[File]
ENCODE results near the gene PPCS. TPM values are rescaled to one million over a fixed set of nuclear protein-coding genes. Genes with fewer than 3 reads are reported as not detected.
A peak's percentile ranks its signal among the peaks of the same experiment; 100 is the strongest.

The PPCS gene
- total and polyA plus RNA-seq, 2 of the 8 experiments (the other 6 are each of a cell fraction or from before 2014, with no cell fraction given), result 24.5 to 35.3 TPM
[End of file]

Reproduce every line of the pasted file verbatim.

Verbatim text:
ENCODE results near the gene PPCS. TPM values are rescaled to one million over a fixed set of nuclear protein-coding genes. Genes with fewer than 3 reads are reported as not detected.
A peak's percentile ranks its signal among the peaks of the same experiment; 100 is the strongest.

The PPCS gene
- total and polyA plus RNA-seq, 2 of the 8 experiments (the other 6 are each of a cell fraction or from before 2014, with no cell fraction given), result 24.5 to 35.3 TPM